bookstores

An author’s view of the First Sale Doctrine

by Gary A. Braunbeck

Abuse of the first sale doctrine is fairly rampant in the small-press bookselling world. This is a real sore spot with me, and is going to take some explaining, so get comfortable.

You have possibly encountered on-line booksellers who offer copies of books (often books they did not themselves publish) for outlandish prices. I myself have seen copies of my Cemetery Dance collection Things Left Behind going for as much as $1,750.00 (which, by the way, is a good deal more than I received for writing it; not bitching about what Rich Chizmar paid me for it, not at all, but I would dearly love to have more than one copy of my first book but that ain’t gonna happen because I can’t afford the prices many places are charging for it). The sold-out release of Borderlands 5 turned up at several on-line auctions within days of its publication with bids starting — starting — at between $200.00 and $500.00.

There are some who mistakenly think this sort of thing is illegal; it isn’t. It is allowed under what’s know as the first sale doctrine.

According to Section 109 of the U.S. Copyright Act, whoever first purchases the physical copy of a copyrighted work (a book, a DVD, VHS tape, CD, etc.) has the right to do with that copy whatever they want, including transfer ownership of that physical copy in any manner they choose. They can give it away, sell it to some place like Half-Price Books, or offer it up for on-line auction. The doctrine deals with the physical object, not the intellectual or artistic expression contained within. For more info, read Lucy’s article “Why you can rent a novel but not a music CD“.

Here’s what pisses me off about this: there are some booksellers and individuals who will purchase and hoard multiple copies of a book with no concern for the work, the author, or the work’s fans — they couldn’t give less of shit about the quality of the stories or the novel. What they’re concerned with is obtaining as many physical copies as possible because (as was the case with Borderlands 5) a particular book might sell out very quickly, and they, in turn, can sell their copies at a price that is sometimes as much as 700% higher than what they paid for it originally.

When confronted with their unapologetic avarice (and avarice it is, make no mistake about that), they will inevitably defend their actions by claiming that they’ve every right to turn a profit on their investment…and then probably have the nerve to bitch about having to pay four bucks a gallon for gas because OPEC are a bunch of greedy bastards. What’s wrong with this picture?

Understand something: I am not condemning specialty-press publishers like, say, Donald Grant, who produce exquisite (and justifiably expensive) limited editions of books geared toward book collectors — those rare birds who have a deep and abiding respect both for the physical object and the work contained within and who, it should go without saying, can afford these editions. Nor am I condemning any specialty-press publisher who at a later date offers up copies of a book they’ve previously published at a higher price: after all, it’s their product, and if they can find a buyer for their product, more power to ’em.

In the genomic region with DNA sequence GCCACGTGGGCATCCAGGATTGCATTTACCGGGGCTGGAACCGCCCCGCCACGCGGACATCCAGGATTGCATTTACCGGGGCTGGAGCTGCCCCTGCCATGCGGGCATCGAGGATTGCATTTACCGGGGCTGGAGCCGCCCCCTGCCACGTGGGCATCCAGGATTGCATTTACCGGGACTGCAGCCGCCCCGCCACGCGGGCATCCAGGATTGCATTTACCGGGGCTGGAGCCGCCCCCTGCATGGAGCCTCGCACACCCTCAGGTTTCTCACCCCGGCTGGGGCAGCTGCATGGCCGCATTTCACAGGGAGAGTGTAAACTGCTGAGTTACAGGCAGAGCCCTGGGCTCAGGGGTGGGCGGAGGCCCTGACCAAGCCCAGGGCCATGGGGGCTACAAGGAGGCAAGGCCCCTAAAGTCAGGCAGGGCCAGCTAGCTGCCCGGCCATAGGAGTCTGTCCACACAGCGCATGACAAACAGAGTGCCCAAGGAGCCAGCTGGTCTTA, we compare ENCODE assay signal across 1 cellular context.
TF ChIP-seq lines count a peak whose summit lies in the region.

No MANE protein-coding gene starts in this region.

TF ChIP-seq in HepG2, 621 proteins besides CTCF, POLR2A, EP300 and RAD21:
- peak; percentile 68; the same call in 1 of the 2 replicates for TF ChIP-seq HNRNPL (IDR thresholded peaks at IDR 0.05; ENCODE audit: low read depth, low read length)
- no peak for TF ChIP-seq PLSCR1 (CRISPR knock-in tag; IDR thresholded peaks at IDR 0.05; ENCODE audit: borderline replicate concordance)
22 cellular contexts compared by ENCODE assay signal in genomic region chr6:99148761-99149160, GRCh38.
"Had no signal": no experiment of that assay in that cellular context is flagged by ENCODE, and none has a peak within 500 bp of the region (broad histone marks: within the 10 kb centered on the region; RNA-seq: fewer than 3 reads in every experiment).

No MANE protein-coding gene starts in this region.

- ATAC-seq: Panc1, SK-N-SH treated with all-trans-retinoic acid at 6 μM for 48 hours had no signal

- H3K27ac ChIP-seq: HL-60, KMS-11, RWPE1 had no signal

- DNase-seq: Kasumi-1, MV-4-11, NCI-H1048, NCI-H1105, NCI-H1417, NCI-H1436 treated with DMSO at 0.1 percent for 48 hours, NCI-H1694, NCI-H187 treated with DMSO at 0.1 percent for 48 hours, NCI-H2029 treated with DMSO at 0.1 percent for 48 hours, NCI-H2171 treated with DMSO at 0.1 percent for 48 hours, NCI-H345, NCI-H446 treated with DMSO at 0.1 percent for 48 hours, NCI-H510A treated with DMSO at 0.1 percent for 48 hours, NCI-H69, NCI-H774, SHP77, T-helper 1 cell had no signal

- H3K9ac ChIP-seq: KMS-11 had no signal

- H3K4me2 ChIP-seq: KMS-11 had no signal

I am also not condemning those who offer up for auction or re-sale books with the intent of using the money to assist others who are struggling with financial hardship or to fund charity drives.

My problem lies with those who buy books solely for the purpose of re-selling them at obscenely inflated prices so as to fatten their personal pockets just because they can.

No, it isn’t illegal, but in my book it is (and always will be) reprehensible and immoral. Which is why I do not buy books from sellers who engage in this practice, be they on-line or in the dealers’ room at a con. As far as I’m concerned, it’s price gouging if I see a book selling at more than twice its original asking price. I’m not completely unreasonable about this; I realize that booksellers have to make a certain amount of profit to stay in business and cover basic operating costs, so doubling the price of a sold-out or out-of-print book strikes me as equitable and fair, but beyond that — I walk away.

And God help ’em if they have the nerve to ask me to sign any books for them so they can jack up the price even more.

The Horror of the Used Bookstore

by Gary A. Braunbeck

There’s a dark side writing that few people have dared address. I’m talking about the single most dangerous foe to the writer’s resolve; the thing that can stop even the most dedicated wordsmith dead in his or her tracks; an element of the publishing business that renders all of us absolutely powerless when faced with it.

No, it isn’t the dreaded book signing that finds you sitting at a table for 90 minutes, during which time the only person to approach you and the unsold stacks of your new book is someone asking for directions to the bathroom; it isn’t having someone discover you’re a horror writer and asking (almost as if compelled to do so by a Congressional Decree): “So, do you know Stephen King?”; and, no, it isn’t that utterly radiant, mettle-testing moment when you open that first royalty statement to discover that your book has, in the course of one year, sold only one-third of its print run so obtaining that more pricey loaf of bread is going to have to be put on the back burner once again. Yes, all of these can test you, no doubt; they can chip away at your confidence if you let them; and they can make you a real buzz-kill who doesn’t get invited to many parties, but I’m not here to discuss my dreadful personality problems.